In a report issued Wednesday, an association of police chiefs of the nation's major cities also called for more federal resources to combat a surge in violent crime nationally.
As for what his own agency is doing, Davis broadly outlined a strategy where police are focusing resources where crime is worst and closely monitoring 132 "trigger pullers" — persons of interest detectives believe are responsible for shootings or homicides. Davis intimated that many of those trigger pullers might be under arrest in other jurisdictions.
Davis said he would like to revisit a long-standing "handshake agreement" his department has with prosecutors that requires detectives to check with the state's attorney's office before they arrest homicide and attempted homicide suspects. Such an agreement is uncommon.
The agreement was made because too many cases were being dropped by prosecutors within months of suspects being charged. Some felt police were making premature or wrongful arrests, while others argued that prosecutors were not doing enough to secure convictions.
Davis said detectives believe that if they could jail more suspects under a lower threshold of proof, fearful witnesses would be more likely to cooperate with police, strengthening the case in the end.
Asked about the agreement, a top aide to Baltimore State's Attorney Marilyn J. Mosby said that Mosby has requested a meeting with Davis to discuss driving down violent crime.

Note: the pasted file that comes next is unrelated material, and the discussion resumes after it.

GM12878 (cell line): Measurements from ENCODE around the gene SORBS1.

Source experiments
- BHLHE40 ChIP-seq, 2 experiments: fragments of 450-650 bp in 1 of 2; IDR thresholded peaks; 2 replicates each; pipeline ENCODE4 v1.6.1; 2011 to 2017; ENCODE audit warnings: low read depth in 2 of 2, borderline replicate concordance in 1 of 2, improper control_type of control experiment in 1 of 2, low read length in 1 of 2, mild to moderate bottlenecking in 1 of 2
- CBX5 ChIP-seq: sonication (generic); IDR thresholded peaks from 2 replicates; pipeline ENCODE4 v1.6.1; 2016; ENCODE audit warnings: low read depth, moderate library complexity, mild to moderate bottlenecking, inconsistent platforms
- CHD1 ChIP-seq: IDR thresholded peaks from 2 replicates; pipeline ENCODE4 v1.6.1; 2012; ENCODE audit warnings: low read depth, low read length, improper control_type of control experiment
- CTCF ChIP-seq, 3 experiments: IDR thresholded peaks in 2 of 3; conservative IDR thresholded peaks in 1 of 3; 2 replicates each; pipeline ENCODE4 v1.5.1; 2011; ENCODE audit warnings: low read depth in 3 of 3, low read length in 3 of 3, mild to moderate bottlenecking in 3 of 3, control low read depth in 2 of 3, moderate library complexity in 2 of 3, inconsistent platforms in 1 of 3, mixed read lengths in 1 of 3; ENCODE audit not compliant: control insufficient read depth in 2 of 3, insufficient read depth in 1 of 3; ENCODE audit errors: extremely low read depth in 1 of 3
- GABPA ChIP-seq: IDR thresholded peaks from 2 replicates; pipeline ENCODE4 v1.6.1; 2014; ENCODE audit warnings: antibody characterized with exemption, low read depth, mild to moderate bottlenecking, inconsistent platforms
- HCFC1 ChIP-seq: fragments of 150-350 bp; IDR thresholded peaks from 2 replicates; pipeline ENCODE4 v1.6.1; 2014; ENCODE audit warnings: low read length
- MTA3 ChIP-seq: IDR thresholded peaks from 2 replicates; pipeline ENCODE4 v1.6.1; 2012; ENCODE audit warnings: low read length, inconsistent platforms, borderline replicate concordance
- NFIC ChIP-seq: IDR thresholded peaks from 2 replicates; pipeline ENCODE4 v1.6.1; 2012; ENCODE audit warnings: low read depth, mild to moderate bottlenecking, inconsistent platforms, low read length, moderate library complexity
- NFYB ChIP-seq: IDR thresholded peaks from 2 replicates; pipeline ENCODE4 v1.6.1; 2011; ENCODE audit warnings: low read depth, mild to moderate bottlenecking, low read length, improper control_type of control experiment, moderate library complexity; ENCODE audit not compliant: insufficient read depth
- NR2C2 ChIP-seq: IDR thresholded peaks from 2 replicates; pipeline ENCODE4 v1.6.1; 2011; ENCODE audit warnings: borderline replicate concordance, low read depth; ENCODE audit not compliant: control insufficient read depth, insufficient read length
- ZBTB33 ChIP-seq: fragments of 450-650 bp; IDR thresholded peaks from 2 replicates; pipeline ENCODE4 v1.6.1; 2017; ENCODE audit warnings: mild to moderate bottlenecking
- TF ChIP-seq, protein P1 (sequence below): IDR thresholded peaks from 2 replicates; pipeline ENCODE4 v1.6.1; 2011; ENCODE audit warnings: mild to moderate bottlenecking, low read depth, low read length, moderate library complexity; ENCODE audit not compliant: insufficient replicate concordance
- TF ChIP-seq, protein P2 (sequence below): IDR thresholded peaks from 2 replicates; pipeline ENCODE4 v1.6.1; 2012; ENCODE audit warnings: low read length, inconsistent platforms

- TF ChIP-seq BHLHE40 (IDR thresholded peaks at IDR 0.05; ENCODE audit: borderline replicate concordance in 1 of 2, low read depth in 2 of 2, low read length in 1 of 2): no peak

"As always, we will work cooperatively with the Baltimore Police Department," Rhoda Washington, Mosby's chief of external affairs, said in a statement.
Davis also said officers have been encountering an unusually high number of juveniles during carjacking or stolen car investigations who were in the company of older males. He said young adults are "preying" on juveniles, persuading them to commit major crimes knowing the "apathetic" criminal justice system will be lenient in its punishment.
He said parents need to be more aware of whom their children are associating with and whether they are going to school. All city agencies need to help provide struggling parents and families with all types of assistance, Davis said.
He said representatives of those agencies would be special guests Thursday at a weekly meeting of police commanders to discuss city crime trends.
Breaking News Alerts Newsletter
As it happens
Get updates on the coronavirus pandemic and other news as it happens with our free breaking news email alerts.
"The reality is these kids are growing up in situations that most of us don't," said Lt. Col. Osborne Robinson, chief of patrol.
Pugh authorized the department last week to hire 100 officers to fill positions that her predecessor had frozen to save money. Police are now looking to hire 226 officers in all to help cover patrol shortages.
"We've got to get a handle on this. This is outrageous to me," Pugh said of the violence. "We're killing our own people in our own streets. We have a problem."
Baltimore Sun reporter Luke Broadwater contributed to this article.